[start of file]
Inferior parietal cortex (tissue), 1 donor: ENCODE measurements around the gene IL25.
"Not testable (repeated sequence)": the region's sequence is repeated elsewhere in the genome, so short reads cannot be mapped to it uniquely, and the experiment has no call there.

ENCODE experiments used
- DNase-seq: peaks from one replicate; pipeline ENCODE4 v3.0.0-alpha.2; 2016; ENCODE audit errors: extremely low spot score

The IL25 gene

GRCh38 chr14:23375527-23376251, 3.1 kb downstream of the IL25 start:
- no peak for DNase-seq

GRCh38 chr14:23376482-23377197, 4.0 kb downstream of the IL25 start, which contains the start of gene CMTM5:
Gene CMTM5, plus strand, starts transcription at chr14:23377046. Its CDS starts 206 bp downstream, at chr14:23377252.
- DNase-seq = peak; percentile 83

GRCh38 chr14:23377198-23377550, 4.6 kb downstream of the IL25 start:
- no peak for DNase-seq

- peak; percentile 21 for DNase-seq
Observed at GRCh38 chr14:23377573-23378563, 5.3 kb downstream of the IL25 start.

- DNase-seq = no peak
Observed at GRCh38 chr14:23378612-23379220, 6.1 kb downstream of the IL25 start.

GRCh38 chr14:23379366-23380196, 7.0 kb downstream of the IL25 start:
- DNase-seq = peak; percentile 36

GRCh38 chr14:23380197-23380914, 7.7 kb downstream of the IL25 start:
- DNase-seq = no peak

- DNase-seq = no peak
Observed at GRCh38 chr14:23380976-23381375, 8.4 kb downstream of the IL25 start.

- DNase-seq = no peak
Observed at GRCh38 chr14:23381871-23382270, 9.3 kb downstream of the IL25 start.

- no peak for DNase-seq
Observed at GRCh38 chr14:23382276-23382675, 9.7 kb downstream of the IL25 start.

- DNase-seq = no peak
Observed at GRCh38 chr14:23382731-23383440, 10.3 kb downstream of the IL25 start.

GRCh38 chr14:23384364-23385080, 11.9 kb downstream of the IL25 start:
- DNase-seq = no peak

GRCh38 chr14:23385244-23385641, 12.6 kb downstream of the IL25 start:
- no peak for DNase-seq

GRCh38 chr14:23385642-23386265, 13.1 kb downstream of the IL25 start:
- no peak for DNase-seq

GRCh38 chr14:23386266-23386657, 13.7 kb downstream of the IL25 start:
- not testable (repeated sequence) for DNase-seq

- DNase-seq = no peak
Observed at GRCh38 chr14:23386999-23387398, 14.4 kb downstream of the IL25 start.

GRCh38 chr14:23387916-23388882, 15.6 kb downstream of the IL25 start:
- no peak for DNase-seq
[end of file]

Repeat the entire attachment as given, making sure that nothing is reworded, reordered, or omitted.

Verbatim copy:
Inferior parietal cortex (tissue), 1 donor: ENCODE measurements around the gene IL25.
"Not testable (repeated sequence)": the region's sequence is repeated elsewhere in the genome, so short reads cannot be mapped to it uniquely, and the experiment has no call there.

ENCODE experiments used
- DNase-seq: peaks from one replicate; pipeline ENCODE4 v3.0.0-alpha.2; 2016; ENCODE audit errors: extremely low spot score

The IL25 gene

GRCh38 chr14:23375527-23376251, 3.1 kb downstream of the IL25 start:
- no peak for DNase-seq

GRCh38 chr14:23376482-23377197, 4.0 kb downstream of the IL25 start, which contains the start of gene CMTM5:
Gene CMTM5, plus strand, starts transcription at chr14:23377046. Its CDS starts 206 bp downstream, at chr14:23377252.
- DNase-seq = peak; percentile 83

GRCh38 chr14:23377198-23377550, 4.6 kb downstream of the IL25 start:
- no peak for DNase-seq

- peak; percentile 21 for DNase-seq
Observed at GRCh38 chr14:23377573-23378563, 5.3 kb downstream of the IL25 start.

- DNase-seq = no peak
Observed at GRCh38 chr14:23378612-23379220, 6.1 kb downstream of the IL25 start.

GRCh38 chr14:23379366-23380196, 7.0 kb downstream of the IL25 start:
- DNase-seq = peak; percentile 36

GRCh38 chr14:23380197-23380914, 7.7 kb downstream of the IL25 start:
- DNase-seq = no peak

- DNase-seq = no peak
Observed at GRCh38 chr14:23380976-23381375, 8.4 kb downstream of the IL25 start.

- DNase-seq = no peak
Observed at GRCh38 chr14:23381871-23382270, 9.3 kb downstream of the IL25 start.

- no peak for DNase-seq
Observed at GRCh38 chr14:23382276-23382675, 9.7 kb downstream of the IL25 start.

- DNase-seq = no peak
Observed at GRCh38 chr14:23382731-23383440, 10.3 kb downstream of the IL25 start.

GRCh38 chr14:23384364-23385080, 11.9 kb downstream of the IL25 start:
- DNase-seq = no peak

GRCh38 chr14:23385244-23385641, 12.6 kb downstream of the IL25 start:
- no peak for DNase-seq

GRCh38 chr14:23385642-23386265, 13.1 kb downstream of the IL25 start:
- no peak for DNase-seq

GRCh38 chr14:23386266-23386657, 13.7 kb downstream of the IL25 start:
- not testable (repeated sequence) for DNase-seq

- DNase-seq = no peak
Observed at GRCh38 chr14:23386999-23387398, 14.4 kb downstream of the IL25 start.

GRCh38 chr14:23387916-23388882, 15.6 kb downstream of the IL25 start:
- no peak for DNase-seq